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steelcity_ballin
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The future of hard drives?

Wed Feb 08, 2012 8:01 am

http://www.physorg.com/news/2012-02-phy ... rough.html

the article wrote:
This revolutionary method allows the recording of Terabytes (thousands of Gigabytes) of information per second, hundreds of times faster than present hard drive technology.


If it ever becomes publicly available, any guesses as to the cost of one of these? 8)
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DPete27
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Re: The future of hard drives?

Wed Feb 08, 2012 9:39 am

I think of mechanical hard drives as "magnetic storage." I see no reason why this technology would benefit that.
SSD's currently use NAND flash which uses electrical transistors not magnetic storage. SSD-type devices (or RAM) are the only things that could benefit from something like this where it would somehow have to replace the flash chips currently being used in SSD's and RAM. Mechanical hard drives that currently use magnetic storage are limited by the speed of their moving parts, not the speed of polarity switching once the head passes over the write area. In order to benefit from this technology you would have to eliminate all moving parts (similar to SSD's)
Ultimately, it looks very underdeveloped, all that article says is that researchers were able to change the magnetic polarity of a few particles with heat. That's nowhere near being ready for the consumer market. Furthermore, where's the comparison to the polarity switching speed of currently used storage (aka using externally applied magnetic fields)? The only thing they really claim is energy savings (also not backed by any actual comparisons).
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just brew it!
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Re: The future of hard drives?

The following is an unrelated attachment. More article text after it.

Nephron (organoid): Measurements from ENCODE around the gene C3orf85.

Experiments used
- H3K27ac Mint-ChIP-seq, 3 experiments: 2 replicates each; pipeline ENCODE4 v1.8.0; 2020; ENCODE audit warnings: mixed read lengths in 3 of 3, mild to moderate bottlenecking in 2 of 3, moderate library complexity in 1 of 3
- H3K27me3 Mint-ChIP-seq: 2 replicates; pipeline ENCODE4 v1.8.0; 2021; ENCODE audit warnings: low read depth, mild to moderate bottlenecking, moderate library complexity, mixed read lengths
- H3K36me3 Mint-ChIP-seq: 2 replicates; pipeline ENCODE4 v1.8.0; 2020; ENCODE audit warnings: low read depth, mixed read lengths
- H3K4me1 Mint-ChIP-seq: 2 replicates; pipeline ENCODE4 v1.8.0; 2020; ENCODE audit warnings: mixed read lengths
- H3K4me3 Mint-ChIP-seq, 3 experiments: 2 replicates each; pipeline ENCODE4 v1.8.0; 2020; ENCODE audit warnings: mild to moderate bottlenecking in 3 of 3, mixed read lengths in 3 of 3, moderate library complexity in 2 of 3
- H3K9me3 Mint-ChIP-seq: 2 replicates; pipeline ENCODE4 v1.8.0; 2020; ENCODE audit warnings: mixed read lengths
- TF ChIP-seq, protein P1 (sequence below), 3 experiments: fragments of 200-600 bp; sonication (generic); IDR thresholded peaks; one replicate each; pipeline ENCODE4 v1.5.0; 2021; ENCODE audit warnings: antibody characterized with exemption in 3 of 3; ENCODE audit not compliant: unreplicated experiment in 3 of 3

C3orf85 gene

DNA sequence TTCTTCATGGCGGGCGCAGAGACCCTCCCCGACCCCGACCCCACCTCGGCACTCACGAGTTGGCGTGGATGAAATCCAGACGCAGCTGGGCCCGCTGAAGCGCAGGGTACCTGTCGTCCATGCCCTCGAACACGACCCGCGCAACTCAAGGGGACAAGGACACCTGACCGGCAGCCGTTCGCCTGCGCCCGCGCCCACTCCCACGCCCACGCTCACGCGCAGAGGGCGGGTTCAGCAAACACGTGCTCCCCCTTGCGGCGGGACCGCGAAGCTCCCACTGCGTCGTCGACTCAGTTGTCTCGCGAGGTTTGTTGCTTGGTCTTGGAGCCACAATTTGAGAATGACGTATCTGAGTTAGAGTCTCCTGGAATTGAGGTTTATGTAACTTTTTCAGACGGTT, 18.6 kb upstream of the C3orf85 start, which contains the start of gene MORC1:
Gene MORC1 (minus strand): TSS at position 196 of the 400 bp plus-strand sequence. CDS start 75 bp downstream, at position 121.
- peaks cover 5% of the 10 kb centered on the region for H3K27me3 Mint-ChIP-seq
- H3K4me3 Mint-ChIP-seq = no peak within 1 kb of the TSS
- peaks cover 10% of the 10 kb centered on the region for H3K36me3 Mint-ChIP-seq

Wed Feb 08, 2012 10:06 am

Being able to flip a single magnetic domain in 60 femtoseconds is a long way from producing a practical storage device. How fast would the platters need to spin to record terabytes per second? Even 100,000 RPM probably wouldn't be fast enough. Furthermore, this new process only works for writing; you'll still need magnetic heads to read the data back, so your read speeds would likely be similar to drives using traditional tech.

In the grand scheme of things, the power savings will be small. The write heads consume only a small fraction of the power used by a hard drive (most of it goes to the spindle motor and head actuator).

In practice, this development may (if the tech matures enough to be commercially viable) allow the steady upward march of HDD densities and speeds to continue. I don't think it is going to lead to any revolutionary breakthroughs.
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DPete27
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Re: The future of hard drives?

Wed Feb 08, 2012 2:07 pm

Looks like this article made it to the TR main page.
http://techreport.com/discussions.x/22442
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imanuelaa
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Re: The future of hard drives?

Wed Feb 08, 2012 3:27 pm

I think Uranium could be the future of hard drives.

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